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J. and C. Mozley, 1854 - 570 pages
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Page 60 - Lord, thou art God, which hast made heaven, and earth, and the sea, and all that in them is: who by the mouth of thy servant David hast said, Why did the heathen rage, and the people imagine vain things ? The kings of the earth stood up, and the rulers were gathered together against the Lord, and against his Christ.
Page 150 - A certain man made a great supper, and bade many : and sent his servant, at supper time, to say to them that were bidden, Come ; for all things are now ready. And they all, with one consent, began to make excuse. The first said unto him, I have bought a piece of ground, and I must needs go and see it : I pray thee have me excused.
Page 226 - Ye are they which have continued with me in my temptations. And I appoint unto you a kingdom, as my Father hath appointed unto me; That ye may eat and drink at my table in my kingdom, and sit on thrones judging the twelve tribes of Israel.
Page 93 - ... quam multa in silvis autumni frigore primo lapsa cadunt folia, aut ad terram gurgite ab alto quam multae glomerantur aves, ubi frigidus annus trans pontum fugat et terris immittit apricis.
Page 64 - Tratto t' ho qui con ingegno e con arte : Lo tuo piacere omai prendi per duce : Fuor se' dell'erte vie, fuor se
Page 94 - L' una appresso dell' altra, infin che 'l ramo Rende alla terra tutte le sue spoglie, Similemente il mal seme d' Adamo : Gittansi di quel lito ad una ad una, Per cenni, com
Page 33 - Perrocch' io sono il suo fedel Bernardo. Quale è colui che forse di Croazia Viene a veder la Veronica nostra ', Che per l' antica fama non si sazia , Ma dice nel pensier fin che si mostra : Signor mio Gesù Cristo Dio verace , Or fu sì fatta la sembianza vostra ? Tale era io mirando la vivace Carità di colui che 'n questo mondo Contemplando gustò di quella pace.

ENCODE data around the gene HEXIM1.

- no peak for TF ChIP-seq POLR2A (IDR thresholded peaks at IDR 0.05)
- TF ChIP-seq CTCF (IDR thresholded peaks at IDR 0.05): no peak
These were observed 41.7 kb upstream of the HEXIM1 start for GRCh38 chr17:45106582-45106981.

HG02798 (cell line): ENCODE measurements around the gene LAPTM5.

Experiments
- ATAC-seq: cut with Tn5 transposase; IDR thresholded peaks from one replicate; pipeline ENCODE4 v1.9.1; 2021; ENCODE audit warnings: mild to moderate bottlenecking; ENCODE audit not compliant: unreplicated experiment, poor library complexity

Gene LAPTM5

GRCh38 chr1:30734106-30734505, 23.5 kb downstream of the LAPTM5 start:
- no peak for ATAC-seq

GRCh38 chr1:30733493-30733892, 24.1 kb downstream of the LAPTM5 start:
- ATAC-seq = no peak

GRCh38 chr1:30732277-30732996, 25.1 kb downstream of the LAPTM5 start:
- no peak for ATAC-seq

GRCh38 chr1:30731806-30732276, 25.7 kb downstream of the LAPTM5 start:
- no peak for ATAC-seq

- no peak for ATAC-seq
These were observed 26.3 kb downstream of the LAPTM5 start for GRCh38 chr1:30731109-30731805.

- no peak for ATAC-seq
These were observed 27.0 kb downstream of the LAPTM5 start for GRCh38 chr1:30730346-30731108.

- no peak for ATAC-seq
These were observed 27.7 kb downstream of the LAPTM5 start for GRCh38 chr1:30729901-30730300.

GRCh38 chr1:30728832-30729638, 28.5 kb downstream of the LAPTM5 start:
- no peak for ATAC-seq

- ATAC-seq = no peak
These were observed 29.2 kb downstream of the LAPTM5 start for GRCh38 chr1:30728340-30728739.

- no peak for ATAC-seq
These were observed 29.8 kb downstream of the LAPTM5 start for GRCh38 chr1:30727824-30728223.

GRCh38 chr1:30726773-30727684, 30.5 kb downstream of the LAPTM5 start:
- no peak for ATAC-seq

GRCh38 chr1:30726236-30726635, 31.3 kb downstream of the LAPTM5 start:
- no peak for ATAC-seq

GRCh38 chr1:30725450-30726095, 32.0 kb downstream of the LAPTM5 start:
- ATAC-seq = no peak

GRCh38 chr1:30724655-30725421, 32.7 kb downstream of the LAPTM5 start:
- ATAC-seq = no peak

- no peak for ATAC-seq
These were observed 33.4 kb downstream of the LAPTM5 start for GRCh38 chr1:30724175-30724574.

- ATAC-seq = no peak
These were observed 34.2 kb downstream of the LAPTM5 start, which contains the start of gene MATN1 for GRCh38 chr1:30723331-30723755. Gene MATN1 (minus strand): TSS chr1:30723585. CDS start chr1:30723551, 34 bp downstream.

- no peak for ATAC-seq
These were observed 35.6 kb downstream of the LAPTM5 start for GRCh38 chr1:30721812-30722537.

Page 97 - Quale per li seren tranquilli e puri Discorre ad ora ad or subito fuoco, Movendo gli occhi, che stavan sicuri, E pare stella, che tramuti loco, Se non che dalla parte, onde s...
Page 113 - But besides this, they know how often its seriousness has put to shame their trifling, its magnanimity their faint-heartedness, its living energy their indolence, its stern and sad grandeur rebuked low thoughts, its thrilling tenderness overcome sullenness and assuaged distress, its strong faith quelled despair and soothed perplexity, its vast grasp imparted the sense of harmony to the view of clashing truth.
Page 3 - Peter's. It is the first Christian poem; and it opens European literature, as the Iliad did that of Greece and Rome. And, like the Iliad, it has never become out of date ; it accompanies in undiminished freshness, the literature which it began.

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